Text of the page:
Pakistan’s Post-Election Challenges

By Mansoor Ahmad Wazir.

With the grace of Allah Almighty and the unwavering support and unflinching efforts by Pakistani polity, the country has witnessed second democratic civilian to civilian transitions very successfully. The state institutions, especially the armed forces, played vital role in the conduct of general elections 2018. As a matter of fact, the country’s next government will face a range of challenges — including a foundering economy, growing military influence, and the fraught U.S.- Pakistan relationship.

What is in store for the PTI-led govt in the center?

Reply by a panel of CSS students

As a panel of the students of CSS preparation, consisting of Sanat, Nadeem, Shahid Iqbal and Mansoor Ahmad, Pakistan’s next government faces growing fears of a balance of payments crisis, with speculation mounting it will have to seek its second IMF bailout in five years.

The central bank is burning through foreign reserves and devaluing the rupee, including another five-percent dive this week, in a bid to bridge a widening trade deficit.

Pakistan, which has long relied heavily on imports, increased its procurement of materials to help build a string of Chinese-backed infrastructure projects after inking a multi-billion dollar investment package with Beijing — the terms of which are opaque, leading to fears over how Islamabad will pay for it.
The economy has also been stung by higher oil prices.

Meanwhile, meagre exports such as textiles have taken a hit from cheaper Chinese-produced goods, while foreign remittances have also slowed.

The winners of the election will have “limited time” to act, Fitch ratings agency warned earlier this month. Official estimates show that by 2025 the country will be facing an “absolute scarcity” of water, with less than 500 cubic metres available per person — just one third of the water available in parched Somalia, according to the UN. Pakistan has massive Himalayan glaciers, rivers, monsoon rains and floods — but just three major water storage basins, compared with more than a thousand in South Africa or Canada. As such, surplus water is quickly lost.

Sanat: What does this election mean for Pakistan’s democracy?

Mansoor Ahmad: This is a schizophrenic moment for Pakistan’s democracy. On the one hand, Pakistan has completed 10 years of uninterrupted democratic rule and the second transition from one democratic government to another; this is history in the making. It is also substantively important given the conventional wisdom that if you let the democratic process continue, the political system will weed out the bad and ugly in favor of the clean and efficient.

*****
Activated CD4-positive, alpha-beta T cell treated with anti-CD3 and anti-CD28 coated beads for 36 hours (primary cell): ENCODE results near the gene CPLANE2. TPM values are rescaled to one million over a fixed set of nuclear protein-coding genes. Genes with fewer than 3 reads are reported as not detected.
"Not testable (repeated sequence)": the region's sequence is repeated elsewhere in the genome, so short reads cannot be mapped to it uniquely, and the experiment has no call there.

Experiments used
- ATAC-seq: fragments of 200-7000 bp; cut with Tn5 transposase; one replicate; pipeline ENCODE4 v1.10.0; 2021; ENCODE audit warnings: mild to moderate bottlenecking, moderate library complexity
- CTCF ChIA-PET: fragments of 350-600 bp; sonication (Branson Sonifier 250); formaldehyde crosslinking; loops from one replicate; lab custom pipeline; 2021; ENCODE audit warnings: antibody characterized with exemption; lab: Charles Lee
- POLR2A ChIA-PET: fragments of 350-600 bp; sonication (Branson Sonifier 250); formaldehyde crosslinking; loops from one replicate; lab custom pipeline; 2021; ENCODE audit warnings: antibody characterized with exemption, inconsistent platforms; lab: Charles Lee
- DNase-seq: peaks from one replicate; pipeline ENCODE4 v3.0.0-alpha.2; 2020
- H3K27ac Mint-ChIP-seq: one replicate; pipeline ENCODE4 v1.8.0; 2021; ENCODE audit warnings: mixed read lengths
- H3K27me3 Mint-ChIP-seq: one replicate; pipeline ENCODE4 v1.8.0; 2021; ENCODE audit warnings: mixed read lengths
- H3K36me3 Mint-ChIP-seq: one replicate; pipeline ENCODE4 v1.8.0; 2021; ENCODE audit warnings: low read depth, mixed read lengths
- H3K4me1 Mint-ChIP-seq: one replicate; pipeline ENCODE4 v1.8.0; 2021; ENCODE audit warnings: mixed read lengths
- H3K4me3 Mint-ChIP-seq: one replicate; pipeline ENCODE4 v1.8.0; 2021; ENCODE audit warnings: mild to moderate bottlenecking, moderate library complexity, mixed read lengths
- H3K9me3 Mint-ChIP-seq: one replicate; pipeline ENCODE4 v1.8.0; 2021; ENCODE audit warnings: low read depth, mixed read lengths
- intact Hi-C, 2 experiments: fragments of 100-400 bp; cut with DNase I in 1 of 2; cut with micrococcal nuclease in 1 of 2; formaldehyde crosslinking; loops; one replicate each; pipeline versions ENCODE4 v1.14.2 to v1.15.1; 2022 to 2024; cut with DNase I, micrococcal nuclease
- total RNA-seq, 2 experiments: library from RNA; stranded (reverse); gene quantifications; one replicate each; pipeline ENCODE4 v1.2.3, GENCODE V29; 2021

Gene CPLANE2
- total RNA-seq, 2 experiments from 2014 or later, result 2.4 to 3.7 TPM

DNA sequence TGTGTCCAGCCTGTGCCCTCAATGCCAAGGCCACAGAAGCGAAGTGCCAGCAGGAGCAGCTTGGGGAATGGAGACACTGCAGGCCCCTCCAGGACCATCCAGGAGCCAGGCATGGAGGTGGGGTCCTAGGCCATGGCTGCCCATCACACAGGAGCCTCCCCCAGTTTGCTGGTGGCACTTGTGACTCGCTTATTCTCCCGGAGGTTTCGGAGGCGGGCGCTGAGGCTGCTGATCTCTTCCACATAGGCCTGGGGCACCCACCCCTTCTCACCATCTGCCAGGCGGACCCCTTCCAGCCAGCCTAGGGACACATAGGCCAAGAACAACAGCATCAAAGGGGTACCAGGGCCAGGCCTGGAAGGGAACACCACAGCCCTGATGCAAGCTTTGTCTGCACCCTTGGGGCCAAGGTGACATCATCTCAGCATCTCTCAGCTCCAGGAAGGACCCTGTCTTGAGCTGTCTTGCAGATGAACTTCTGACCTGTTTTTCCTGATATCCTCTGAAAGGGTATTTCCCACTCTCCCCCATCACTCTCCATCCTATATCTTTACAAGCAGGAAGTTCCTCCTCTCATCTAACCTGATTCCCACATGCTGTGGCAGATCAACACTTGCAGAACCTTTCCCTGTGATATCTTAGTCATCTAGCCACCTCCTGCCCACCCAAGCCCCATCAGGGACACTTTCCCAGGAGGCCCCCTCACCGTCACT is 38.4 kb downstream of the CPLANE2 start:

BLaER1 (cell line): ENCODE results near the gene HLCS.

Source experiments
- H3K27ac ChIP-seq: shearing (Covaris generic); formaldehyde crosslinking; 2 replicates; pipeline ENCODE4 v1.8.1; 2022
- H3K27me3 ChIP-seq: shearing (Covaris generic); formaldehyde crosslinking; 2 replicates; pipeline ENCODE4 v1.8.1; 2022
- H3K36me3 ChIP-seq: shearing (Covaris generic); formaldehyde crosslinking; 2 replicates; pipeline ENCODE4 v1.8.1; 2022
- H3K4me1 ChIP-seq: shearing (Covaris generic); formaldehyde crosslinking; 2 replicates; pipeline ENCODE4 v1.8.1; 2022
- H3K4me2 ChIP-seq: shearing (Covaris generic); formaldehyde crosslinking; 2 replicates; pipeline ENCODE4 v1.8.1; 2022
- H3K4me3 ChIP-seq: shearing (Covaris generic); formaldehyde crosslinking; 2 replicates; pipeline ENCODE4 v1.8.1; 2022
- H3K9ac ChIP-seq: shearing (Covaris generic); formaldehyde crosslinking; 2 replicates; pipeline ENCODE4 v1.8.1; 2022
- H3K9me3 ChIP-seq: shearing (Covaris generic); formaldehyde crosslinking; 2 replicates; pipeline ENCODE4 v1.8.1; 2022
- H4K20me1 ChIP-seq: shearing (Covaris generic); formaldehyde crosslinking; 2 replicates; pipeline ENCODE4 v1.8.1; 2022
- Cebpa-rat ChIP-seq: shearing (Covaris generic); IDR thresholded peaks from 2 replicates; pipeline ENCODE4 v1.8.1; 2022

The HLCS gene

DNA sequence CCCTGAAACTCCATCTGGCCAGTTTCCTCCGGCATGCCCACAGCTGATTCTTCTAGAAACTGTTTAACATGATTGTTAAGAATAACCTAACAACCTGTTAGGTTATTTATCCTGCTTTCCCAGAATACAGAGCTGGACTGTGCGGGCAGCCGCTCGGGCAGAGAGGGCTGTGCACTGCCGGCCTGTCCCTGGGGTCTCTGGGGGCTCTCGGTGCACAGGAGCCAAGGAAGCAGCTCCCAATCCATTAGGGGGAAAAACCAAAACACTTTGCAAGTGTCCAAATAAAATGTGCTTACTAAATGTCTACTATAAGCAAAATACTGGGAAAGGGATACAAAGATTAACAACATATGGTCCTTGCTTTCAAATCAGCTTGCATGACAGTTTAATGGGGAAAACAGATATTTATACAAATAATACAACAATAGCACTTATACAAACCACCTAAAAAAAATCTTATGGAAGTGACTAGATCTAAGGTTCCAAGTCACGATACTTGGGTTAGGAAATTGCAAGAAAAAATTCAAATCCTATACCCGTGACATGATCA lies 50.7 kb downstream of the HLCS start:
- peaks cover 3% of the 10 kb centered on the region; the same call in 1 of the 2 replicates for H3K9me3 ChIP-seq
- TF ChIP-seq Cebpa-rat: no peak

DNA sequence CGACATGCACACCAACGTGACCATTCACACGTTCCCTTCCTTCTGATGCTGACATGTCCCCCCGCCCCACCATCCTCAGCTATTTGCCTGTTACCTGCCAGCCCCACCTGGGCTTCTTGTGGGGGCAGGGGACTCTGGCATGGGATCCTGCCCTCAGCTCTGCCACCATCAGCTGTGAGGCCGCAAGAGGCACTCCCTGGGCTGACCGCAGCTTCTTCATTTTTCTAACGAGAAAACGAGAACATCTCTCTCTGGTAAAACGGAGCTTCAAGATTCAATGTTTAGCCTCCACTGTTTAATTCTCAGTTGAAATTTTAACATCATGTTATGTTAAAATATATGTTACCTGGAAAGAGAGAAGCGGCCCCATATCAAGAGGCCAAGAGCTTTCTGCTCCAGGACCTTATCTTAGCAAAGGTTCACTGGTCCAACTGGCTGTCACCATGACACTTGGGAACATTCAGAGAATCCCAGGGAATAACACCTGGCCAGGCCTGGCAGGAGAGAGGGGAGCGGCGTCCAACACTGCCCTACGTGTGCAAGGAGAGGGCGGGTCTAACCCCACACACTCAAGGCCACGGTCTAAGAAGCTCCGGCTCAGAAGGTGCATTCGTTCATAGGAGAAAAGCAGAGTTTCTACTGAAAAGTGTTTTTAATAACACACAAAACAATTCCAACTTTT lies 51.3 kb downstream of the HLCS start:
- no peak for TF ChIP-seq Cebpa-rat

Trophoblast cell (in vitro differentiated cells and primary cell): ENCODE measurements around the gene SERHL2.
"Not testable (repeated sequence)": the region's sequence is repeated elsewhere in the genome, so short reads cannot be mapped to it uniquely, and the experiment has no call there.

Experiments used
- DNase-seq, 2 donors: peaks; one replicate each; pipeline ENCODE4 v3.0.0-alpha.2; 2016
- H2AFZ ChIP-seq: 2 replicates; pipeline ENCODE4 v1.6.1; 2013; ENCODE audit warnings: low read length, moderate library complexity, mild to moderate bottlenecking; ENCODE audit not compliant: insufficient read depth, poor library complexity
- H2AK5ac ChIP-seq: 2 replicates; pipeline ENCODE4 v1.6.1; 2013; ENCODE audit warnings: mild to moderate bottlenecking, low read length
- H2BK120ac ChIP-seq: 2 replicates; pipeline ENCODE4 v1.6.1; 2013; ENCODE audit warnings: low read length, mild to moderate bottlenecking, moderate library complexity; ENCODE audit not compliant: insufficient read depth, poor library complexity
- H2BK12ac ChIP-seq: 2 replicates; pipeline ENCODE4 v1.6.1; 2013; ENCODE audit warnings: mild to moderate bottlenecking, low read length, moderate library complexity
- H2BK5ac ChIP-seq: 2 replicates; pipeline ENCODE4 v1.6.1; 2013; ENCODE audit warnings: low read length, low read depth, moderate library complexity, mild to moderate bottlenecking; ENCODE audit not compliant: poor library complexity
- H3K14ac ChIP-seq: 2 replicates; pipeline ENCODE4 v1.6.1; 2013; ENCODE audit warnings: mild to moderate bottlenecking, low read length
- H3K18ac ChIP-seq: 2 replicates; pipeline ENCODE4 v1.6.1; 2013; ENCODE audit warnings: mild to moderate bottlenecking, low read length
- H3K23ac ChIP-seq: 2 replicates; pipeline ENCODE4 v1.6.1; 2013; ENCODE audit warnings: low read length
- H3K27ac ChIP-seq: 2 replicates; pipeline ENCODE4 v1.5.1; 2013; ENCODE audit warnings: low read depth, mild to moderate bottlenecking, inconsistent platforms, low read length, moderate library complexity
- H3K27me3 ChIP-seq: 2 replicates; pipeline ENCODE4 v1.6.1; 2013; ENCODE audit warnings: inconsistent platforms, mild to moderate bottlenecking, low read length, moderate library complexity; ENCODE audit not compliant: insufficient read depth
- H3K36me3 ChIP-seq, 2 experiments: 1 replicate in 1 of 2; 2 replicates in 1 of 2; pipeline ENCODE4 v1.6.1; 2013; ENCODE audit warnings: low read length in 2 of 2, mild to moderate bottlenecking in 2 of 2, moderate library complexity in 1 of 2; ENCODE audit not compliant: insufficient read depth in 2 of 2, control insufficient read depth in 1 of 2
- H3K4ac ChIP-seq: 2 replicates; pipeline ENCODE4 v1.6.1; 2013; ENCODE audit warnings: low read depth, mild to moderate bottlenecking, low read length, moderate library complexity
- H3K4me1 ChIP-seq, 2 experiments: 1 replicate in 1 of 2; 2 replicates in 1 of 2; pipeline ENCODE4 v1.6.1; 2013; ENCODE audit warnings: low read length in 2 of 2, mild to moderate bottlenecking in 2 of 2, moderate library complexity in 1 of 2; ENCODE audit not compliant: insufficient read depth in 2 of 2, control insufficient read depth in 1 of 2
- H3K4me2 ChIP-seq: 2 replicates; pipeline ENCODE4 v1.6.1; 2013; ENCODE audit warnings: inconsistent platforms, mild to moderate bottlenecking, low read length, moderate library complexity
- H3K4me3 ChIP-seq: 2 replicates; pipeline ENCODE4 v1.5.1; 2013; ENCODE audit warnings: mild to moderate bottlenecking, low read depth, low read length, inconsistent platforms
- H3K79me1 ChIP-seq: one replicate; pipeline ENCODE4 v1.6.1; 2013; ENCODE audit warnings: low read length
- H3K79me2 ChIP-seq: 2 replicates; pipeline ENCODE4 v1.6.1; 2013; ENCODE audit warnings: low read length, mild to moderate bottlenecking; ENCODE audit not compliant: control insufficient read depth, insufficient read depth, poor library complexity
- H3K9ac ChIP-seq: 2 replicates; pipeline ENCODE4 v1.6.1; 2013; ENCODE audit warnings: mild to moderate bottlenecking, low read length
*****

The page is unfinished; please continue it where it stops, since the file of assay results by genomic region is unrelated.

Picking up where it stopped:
Sanat: How did the corruption conviction of former prime minister Nawaz Sharif, who leads the Pakistan Muslim League-N (PML-N), influence the election campaign?

Mansoor Ahmad: The fallout from Nawaz Sharif’s disqualification from office in April 2017 in a court case stemming from allegations of undeclared business and family real estate assets, and his conviction and sentencing to jail earlier this month, has driven Pakistani political dynamics for the past year and set the tenor for the election campaign. Deprived of its eponymous party chief as a headliner, the PML-N struggled to mobilize sizeable crowds or supporters for its campaign. Beginning earlier this spring and accelerating in the run-up to the polls, the party also faced multiple defections of its former legislators to the PTI and other parties, particularly in south Punjab and in Balochistan.

Sharif, now imprisoned on a 10-year sentence, still faces multiple corruption charges, as does his daughter Maryam Nawaz and his brother former Punjab chief minister Shehbaz Sharif, who officially leads the party. The question of when and who the laws are applied to in Pakistan is generally more instructive than the content of the law itself, and for both voters and candidates, Sharif’s conviction was likely interpreted as a signal of the likely election outcome, driving either defections or suppressing turnout.

Sanat: How has violence impacted the electoral process?

Mansoor Ahmad: Not to trivialize the implications of violence, but the truth is that it has had a fringe influence even though there have been major terrorist attacks that have successfully targeted political candidates. Pakistani people have gone through so much violence over the past decade that they are largely desensitized to sporadic episodes of terrorism. For instance, most people I have talked to use the last elections in 2013 as the benchmark and rightly argue that the fear factor due to violence in this election was much lower. Also, violence this time round wasn’t as blatantly targeted against left-leaning parties as it was in 2013 and thus there isn’t as much of a case to be made in terms of biasing the election outcomes.

Sanat: What role did Pakistan’s powerful military play in the elections?